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I’m having one of those days filled with phone calls and waiting for test results, people wanting to know things right now, and waking up later than intended.

Honestly, it’s one of those days that could drive a person insane.

So I’m taking time for a moment of mindfulness. It doesn’t have to be a 30 minute meditation, or full-on yoga session. As one of my meditation instructors once told me, just take a moment to ask, “What is happening for me right now?”

I’m noticing my hands are swollen today…noticing myself getting swept up in thought…aware of my fingers on the keys and my feet on the floor. I’m aware of taking a deep breath, and my stomach being tense.

The world is a little less chaotic now than it was a few moments ago. Nothing has been miraculously “cured,” but I don’t feel like I’m being sucked up in some interdimensional vortex of rushing.

Part of the key to this exercise is to focus on sensations of the here and now – not thinking about the 50 things you have to do before dinner, instead examining the texture of the floor, or the nature of your breath. If you have a thought or a worry, notice that you’re having a thought or a worry.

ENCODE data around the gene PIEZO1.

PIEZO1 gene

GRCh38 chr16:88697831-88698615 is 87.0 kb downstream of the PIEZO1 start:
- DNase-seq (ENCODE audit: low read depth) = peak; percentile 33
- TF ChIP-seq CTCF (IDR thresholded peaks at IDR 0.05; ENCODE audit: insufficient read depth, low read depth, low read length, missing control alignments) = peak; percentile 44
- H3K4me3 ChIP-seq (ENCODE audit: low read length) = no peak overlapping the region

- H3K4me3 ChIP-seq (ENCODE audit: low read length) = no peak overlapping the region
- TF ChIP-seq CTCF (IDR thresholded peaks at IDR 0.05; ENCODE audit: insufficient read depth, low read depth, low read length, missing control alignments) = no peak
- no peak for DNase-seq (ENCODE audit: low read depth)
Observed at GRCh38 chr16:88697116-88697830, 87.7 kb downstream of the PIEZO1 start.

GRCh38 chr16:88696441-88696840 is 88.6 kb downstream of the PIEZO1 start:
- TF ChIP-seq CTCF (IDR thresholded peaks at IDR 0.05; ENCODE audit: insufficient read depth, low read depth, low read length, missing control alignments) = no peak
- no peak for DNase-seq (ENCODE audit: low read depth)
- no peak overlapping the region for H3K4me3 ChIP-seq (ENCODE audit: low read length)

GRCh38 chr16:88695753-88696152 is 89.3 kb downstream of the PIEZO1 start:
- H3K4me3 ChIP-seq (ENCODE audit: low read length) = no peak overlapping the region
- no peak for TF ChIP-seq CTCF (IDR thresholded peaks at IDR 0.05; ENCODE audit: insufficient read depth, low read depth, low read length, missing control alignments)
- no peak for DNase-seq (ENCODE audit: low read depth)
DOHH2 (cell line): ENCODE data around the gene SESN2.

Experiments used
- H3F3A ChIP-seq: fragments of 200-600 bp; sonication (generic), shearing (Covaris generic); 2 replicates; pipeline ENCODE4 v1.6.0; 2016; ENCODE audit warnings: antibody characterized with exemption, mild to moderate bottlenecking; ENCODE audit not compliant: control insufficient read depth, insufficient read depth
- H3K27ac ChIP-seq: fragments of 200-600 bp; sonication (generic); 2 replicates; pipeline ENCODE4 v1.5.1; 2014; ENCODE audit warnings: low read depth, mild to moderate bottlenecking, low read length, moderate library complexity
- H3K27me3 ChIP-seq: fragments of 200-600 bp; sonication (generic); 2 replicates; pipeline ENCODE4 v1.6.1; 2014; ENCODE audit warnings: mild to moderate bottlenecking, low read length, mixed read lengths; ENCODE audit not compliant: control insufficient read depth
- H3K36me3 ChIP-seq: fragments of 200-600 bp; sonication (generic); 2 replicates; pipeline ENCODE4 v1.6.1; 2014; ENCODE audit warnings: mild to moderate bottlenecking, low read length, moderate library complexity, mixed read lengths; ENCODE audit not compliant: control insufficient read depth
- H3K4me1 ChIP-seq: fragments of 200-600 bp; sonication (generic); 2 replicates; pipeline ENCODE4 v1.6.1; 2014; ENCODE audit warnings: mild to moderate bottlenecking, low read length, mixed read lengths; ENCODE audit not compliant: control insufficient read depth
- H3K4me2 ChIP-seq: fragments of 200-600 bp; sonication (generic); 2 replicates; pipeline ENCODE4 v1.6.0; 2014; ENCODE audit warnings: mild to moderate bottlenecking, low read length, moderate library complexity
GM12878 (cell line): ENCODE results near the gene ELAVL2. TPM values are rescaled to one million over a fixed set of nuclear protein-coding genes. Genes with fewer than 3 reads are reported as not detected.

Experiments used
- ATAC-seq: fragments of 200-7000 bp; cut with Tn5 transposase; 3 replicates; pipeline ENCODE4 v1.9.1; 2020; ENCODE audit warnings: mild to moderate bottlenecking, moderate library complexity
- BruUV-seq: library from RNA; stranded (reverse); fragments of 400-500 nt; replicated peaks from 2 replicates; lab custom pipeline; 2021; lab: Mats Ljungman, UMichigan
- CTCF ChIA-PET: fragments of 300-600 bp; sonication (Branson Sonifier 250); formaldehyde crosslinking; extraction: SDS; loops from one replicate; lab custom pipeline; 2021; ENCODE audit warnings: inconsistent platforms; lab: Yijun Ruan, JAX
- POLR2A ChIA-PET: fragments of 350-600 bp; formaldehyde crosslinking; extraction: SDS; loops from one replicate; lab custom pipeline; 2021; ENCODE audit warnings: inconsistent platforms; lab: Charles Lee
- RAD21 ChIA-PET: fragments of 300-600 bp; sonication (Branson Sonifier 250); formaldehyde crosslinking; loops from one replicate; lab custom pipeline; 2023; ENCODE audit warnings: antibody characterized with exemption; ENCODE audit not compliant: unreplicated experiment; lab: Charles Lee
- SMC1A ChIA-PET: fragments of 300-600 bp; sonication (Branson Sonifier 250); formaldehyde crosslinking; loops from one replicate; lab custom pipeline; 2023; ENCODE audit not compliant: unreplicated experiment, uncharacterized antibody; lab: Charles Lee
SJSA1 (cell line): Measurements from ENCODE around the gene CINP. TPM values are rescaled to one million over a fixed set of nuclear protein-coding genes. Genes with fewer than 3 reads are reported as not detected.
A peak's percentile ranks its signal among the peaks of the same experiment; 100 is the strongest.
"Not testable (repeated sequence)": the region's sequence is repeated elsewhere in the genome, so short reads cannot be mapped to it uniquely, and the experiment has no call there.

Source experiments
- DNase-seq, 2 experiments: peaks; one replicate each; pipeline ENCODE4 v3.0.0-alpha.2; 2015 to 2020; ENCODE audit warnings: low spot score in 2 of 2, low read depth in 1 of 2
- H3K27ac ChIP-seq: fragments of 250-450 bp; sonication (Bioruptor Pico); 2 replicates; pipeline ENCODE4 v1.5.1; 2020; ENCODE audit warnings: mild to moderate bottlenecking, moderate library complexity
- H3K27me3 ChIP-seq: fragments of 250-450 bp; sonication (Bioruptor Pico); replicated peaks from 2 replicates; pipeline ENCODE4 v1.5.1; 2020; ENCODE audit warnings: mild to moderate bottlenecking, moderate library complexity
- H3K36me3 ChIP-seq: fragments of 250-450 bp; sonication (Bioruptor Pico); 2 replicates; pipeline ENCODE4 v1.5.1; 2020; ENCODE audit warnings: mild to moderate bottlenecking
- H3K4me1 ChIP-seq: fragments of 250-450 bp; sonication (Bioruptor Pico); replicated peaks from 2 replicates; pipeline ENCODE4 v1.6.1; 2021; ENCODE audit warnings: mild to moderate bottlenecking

So I’d like to invite you, if you want, to ask yourself, “What is happening for me right now?

I have been feeling pretty down lately. I suppose when body, mind, and spirit are out of whack at the same time, it affects a person deeply. For me, it felt like it was creating some sort of multi-dimensional vortex that sucked all will from my body. Or maybe that was just the medications I’ve been taking.

The weather was gorgeous today. Spending multiple days snow-bound due to blizzards helps one cultivate a deep appreciation for 60-degree weather. (That’s 60 Fahrenheit for those of you overseas, or roughly 15.5 Celsius.) I did a morning meditation outside in the garden. I was planning on doing a “body scan,” but was overwhelmed by the depth of sound surrounding me. Planes, construction, my dog, people, cars, and lots and lots of BIRDS. It was a nice 15 minutes of connectedness to the world.

My mood started dipping mid-day. No need to go into the how’s and why’s. I think all of the pain – physical, emotional, spiritual – that’s been happening lately just walloped me. Seriously walloped me into deep gloom. So deep that someone I know asked me why I was being so pessimistic lately. Not necessarily the thing to ask someone who’s already not feeling well.

Anyway, I went to meditation tonight and had an amazing experience. I’ve been dealing with a lot of anger, so I decided to mainly focus on a “loving kindness” meditation rather than a body scan. (I did do some body scanning, but that wasn’t my main focus.)

Then came the post-meditation dharma talk. I got a good chance to laugh at/with myself in a very compassionate way. It’s really hard to put into words.

My main realization echoed one of the teacher’s. That when things are going well, I think that it must be because I’m doing something “right” or “good.” And that when things are going down the toilet, I think that it must be because I’m doing something “wrong.” So I drive myself crazy trying to figure out where I went wrong, and what I can do to make it better.